Hang in there, friends ‘Meduza’ responds to censorship scandal at ‘Kommersant’
Kommersant’s billionaire owner, Alisher Usmanov, has forced out two of the newspaper’s journalists, Ivan Safronov and Maxim Ivanov, after they wrote a story claiming that Valentina Matviyenko might step down as Federation Council chairperson, to clear the way for Russia’s current Foreign Intelligence Service director, Sergey Naryshkin. You can read the article here.
Kommersant’s editor-in-chief and CEO, Vladimir Zhelonkin, told the newspaper Vedomosti: “We have parted ways with these journalists because our editorial standards were violated during the preparation of this story.” In other circumstances that are sadly absent in today’s Russia, Zhelonkin might have to explain exactly what editorial standards were broken, given that the newspaper’s entire politics desk resigned in protest, after Safronov and Ivanov were fired.
It’s remarkable that Zhelonkin specifically cites editorial standards. After all, since buying the media outlet, Alisher Usmanov has regularly and (it would seem) effectively interfered in Kommersant’s work. In other words, the newspaper’s owner and leadership have a lot to answer for, when it comes to violating editorial standards. Despite this meddling, Kommersant has still enjoyed phenomenal magnetism in the world of Russian journalism, continuing to attract dozens of world-class reporters, who undoubtedly reject censorship. It’s painful to watch from the outside, as the newspaper slowly declines and decays, and it’s impossible not to sympathize with those on the inside. For years, not just Kommersant’s staff, but also its readers and its competitors have hoped that this crisis would find some magical resolution. Unfortunately, it hasn't happened.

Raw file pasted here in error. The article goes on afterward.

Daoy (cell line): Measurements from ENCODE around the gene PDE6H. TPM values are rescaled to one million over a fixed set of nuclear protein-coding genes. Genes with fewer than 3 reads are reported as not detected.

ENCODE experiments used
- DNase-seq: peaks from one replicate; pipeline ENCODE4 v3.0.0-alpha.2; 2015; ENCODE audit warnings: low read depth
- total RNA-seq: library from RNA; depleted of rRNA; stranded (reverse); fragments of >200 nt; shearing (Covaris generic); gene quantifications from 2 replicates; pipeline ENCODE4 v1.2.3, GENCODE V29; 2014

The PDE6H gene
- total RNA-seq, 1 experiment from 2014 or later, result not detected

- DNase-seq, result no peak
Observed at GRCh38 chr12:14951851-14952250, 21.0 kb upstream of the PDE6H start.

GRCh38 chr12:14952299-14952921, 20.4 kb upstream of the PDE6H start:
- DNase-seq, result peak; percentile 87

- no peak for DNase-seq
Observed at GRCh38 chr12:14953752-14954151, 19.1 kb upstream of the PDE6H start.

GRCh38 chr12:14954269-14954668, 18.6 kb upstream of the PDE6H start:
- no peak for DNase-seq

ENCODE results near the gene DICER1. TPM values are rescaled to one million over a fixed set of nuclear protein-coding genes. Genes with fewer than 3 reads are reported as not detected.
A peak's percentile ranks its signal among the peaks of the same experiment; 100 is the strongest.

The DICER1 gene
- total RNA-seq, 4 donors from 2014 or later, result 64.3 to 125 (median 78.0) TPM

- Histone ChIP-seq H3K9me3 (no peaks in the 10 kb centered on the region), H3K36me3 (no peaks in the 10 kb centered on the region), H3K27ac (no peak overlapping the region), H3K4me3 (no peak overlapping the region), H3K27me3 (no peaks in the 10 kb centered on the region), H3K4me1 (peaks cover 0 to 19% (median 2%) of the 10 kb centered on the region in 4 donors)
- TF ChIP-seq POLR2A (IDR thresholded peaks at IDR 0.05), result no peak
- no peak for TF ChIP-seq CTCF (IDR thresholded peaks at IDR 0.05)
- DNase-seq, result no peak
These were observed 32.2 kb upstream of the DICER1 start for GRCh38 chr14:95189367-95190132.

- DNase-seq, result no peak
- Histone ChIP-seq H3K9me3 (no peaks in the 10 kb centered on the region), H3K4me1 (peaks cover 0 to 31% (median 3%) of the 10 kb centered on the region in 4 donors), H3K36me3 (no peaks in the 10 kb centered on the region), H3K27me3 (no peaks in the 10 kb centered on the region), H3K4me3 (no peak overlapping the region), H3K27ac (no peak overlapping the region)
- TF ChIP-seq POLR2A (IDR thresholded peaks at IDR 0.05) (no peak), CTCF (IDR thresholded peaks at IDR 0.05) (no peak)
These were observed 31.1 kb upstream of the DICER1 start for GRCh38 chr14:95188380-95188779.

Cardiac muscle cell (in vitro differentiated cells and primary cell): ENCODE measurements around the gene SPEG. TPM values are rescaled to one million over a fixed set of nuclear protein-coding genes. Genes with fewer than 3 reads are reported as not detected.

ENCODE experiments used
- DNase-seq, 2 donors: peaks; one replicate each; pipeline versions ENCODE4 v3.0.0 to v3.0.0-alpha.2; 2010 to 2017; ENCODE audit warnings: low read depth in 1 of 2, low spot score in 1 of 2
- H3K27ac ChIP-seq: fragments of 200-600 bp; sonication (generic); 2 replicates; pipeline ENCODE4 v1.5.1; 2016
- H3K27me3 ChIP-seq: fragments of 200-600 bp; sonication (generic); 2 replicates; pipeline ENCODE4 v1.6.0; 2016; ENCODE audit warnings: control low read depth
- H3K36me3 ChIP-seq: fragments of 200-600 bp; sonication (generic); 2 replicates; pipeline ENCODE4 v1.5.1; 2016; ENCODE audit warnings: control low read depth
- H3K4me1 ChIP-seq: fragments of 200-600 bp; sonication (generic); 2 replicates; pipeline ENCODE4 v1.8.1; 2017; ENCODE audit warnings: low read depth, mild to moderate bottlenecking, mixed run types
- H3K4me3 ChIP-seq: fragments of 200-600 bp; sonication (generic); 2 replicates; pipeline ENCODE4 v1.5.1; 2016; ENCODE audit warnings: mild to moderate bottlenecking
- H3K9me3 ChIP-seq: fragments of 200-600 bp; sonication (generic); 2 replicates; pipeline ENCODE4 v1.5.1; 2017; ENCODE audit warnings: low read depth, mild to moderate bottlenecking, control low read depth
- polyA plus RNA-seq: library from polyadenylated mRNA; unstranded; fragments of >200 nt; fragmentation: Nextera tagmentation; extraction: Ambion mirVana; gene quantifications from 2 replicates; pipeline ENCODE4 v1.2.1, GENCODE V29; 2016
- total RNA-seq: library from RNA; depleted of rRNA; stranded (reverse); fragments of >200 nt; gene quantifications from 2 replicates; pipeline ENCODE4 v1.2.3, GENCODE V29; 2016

We know from sources in Kommersant’s publishing house that the article about Matviyenko so enraged Usmanov that he even discussed firing the head of the newspaper. In the end, however, the outlet’s management asked the authors of the story to leave, accusing them of violating editorial standards. It’s embarrassing even to imagine this conversation between journalists.
Meduza’s team includes several former Kommersant staff, but today’s events weigh on our entire newsroom. Russian journalism is losing professionals at an alarming rate, and reporters who quit aren’t leaving for another cool publication, but in most cases to find work in related areas, which is often nowhere. The whole industry is suffering, but today’s sadness belongs to a single department of a particular newspaper. We know that Kommersant is a family, and this family is now in trouble. Hang in there, friends.